George Washington wanted a Root Canal Therapy

July 19, 2010

I recently visited the Heinz History Center in Pittsburgh, PA where there was an exhibit about George Washington (it will be there through July), and I was inspired by how much modern dentistry could have helped good old George.  This is part two of a four-part series about how America’s first President would have benefited from modern dentistry.  This time we’ll be delving into how we could have saved George Washington’s teeth instead of taking them out (without anesthesia). 

As Stated in our last post, denstists of Washington’s day used a “fire fighting” approach, where if a problem announced itself (usually as pain), it was then taken care of.  Modern dentistry has taken on a preventive approach.  In this approach we are looking for small problems and fixing them before they announce themselves.  Let’s talk about the different options available.

1700's American Denture worn by George Washington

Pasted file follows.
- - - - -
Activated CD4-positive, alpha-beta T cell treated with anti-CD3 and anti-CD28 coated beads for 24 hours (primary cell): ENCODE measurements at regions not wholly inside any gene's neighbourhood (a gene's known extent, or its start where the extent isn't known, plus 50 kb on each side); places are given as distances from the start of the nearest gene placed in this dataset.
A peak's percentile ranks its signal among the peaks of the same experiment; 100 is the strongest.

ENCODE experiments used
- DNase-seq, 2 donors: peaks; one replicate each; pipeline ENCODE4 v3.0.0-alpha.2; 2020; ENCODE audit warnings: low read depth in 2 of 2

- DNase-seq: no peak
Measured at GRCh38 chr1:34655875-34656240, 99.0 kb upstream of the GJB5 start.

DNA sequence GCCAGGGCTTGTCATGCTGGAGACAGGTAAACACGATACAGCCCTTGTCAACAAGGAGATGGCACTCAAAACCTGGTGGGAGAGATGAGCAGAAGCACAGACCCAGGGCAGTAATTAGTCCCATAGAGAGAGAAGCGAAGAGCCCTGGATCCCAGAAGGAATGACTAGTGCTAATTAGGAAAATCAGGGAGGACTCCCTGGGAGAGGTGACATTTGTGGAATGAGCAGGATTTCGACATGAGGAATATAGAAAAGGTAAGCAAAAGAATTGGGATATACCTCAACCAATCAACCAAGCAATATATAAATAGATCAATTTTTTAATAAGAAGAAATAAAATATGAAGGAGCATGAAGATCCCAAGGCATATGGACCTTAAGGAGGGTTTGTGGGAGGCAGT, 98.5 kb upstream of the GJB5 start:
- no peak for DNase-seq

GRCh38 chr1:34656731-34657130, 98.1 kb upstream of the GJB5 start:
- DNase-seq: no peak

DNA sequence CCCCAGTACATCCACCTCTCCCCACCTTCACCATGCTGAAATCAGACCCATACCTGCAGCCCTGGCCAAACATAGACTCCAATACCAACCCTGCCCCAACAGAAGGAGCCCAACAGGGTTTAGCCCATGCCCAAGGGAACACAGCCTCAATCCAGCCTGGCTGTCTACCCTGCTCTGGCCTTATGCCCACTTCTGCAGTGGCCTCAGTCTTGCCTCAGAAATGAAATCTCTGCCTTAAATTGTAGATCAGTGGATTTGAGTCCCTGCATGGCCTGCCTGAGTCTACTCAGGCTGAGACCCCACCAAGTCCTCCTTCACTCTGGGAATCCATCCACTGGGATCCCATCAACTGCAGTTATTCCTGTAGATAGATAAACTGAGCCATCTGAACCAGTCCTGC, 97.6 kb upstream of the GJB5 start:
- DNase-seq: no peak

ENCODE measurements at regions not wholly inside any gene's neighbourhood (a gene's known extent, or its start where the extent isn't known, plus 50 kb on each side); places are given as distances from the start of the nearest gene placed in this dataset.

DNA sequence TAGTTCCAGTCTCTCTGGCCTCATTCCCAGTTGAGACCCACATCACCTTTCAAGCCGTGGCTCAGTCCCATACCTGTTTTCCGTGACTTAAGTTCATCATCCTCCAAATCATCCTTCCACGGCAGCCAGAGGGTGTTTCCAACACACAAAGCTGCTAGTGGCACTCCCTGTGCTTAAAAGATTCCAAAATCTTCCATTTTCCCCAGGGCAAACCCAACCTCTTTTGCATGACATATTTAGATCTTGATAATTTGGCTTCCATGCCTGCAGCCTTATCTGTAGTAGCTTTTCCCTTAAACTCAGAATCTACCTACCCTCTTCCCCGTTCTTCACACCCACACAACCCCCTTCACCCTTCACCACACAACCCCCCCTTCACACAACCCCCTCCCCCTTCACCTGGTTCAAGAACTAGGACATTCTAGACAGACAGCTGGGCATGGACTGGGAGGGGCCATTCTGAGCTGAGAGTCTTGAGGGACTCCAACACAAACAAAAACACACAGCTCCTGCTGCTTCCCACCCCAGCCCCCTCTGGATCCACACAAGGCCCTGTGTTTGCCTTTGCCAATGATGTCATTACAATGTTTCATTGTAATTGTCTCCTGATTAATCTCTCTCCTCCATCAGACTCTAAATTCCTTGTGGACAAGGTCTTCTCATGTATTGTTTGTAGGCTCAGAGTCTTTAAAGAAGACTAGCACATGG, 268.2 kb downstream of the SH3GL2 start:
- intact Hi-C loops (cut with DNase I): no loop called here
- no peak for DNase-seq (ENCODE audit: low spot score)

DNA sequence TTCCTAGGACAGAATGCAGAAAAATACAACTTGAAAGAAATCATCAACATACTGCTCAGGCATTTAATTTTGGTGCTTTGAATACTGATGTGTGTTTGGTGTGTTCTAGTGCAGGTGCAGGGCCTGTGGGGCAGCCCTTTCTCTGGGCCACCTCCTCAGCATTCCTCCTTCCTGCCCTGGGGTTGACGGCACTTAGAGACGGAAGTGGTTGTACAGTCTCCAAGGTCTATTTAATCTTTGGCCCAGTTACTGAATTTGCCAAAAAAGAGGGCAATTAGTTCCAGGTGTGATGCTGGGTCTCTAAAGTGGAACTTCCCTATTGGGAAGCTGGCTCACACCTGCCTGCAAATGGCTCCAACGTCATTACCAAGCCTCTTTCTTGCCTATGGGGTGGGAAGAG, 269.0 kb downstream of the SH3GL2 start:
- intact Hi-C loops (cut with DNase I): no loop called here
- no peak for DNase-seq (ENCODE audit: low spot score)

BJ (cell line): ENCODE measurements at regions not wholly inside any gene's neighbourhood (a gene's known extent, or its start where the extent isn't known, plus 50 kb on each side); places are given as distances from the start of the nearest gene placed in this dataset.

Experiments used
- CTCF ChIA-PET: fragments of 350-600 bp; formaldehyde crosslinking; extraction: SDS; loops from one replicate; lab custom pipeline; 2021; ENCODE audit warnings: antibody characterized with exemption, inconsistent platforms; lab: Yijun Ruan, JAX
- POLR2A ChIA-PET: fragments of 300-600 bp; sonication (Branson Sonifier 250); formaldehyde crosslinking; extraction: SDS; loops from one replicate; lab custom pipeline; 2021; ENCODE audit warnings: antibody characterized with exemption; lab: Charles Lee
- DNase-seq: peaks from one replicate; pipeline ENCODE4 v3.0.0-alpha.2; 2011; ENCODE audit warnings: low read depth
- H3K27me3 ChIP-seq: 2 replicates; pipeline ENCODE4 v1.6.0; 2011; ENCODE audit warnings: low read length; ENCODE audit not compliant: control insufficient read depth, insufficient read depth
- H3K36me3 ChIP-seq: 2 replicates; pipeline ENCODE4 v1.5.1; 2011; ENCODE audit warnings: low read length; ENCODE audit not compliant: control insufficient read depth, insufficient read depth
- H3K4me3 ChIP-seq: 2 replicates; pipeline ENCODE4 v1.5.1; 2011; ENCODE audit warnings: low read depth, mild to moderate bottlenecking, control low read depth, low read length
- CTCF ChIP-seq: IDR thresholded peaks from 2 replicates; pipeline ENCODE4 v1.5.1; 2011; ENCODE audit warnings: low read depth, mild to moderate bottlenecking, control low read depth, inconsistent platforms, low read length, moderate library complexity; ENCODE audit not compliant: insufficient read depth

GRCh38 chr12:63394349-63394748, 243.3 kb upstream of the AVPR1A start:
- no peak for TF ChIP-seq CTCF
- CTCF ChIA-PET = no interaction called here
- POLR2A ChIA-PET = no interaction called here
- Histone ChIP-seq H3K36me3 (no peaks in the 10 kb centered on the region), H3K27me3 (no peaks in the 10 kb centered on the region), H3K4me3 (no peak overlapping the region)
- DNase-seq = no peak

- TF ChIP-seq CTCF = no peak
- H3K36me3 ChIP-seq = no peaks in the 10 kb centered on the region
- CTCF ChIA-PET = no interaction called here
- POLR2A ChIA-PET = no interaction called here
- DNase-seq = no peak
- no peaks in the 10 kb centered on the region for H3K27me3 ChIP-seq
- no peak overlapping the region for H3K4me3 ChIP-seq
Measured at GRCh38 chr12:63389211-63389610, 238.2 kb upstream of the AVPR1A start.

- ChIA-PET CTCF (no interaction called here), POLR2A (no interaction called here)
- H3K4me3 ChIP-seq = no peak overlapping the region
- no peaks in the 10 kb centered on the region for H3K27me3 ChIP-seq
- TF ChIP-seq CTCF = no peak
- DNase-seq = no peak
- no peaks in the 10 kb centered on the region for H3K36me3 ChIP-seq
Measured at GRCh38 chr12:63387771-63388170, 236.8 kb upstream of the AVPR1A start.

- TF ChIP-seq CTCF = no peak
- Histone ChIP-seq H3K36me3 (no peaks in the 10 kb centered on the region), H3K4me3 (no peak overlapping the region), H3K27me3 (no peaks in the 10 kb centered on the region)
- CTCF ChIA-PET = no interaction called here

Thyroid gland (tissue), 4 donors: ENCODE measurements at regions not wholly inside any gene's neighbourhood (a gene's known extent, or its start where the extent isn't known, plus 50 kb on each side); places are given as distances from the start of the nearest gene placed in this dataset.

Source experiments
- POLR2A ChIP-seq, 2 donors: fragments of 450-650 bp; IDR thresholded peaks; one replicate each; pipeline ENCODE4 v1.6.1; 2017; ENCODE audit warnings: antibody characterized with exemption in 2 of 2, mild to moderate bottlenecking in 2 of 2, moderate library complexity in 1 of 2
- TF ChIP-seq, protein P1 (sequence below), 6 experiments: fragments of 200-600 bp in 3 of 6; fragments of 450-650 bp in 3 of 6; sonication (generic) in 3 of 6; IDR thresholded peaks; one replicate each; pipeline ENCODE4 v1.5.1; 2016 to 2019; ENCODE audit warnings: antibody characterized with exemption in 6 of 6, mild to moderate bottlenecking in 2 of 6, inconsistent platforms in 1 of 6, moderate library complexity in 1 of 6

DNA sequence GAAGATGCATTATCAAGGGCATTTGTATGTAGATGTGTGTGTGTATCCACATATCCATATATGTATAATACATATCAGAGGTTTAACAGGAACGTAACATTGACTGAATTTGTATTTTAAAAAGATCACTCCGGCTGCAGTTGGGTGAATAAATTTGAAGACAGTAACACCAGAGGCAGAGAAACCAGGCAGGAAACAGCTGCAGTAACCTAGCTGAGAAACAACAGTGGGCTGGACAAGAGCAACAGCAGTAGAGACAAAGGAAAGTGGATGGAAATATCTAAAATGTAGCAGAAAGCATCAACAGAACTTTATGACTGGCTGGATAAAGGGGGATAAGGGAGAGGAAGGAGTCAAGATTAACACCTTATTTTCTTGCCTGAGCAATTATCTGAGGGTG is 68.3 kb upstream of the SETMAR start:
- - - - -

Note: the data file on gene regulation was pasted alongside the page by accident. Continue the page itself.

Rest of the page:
Compliments of the National Dental Museum in Baltimore

The National Dental Museum in Baltimore has a fantastic Presidential Collection with artifacts from George Washington on display.

With the advanced diagnostic techniques available, today we are able to diagnose decay at its earliest stages now and manage decay effectively with minimal to no pain.  If George had visited a modern dentist like those at Chips Dental Associates, he would have had access to DiagnoDent©, where we would have screened the grooves of his back teeth for the earliest signs of decay.  When decay is found at this early stage, it can be treated with the smallest restoration possible using modern tooth colored resins.  These restorations can actually serve to strengthen the tooth and with regular care and maintenance, may be all that ever needs to be done on it.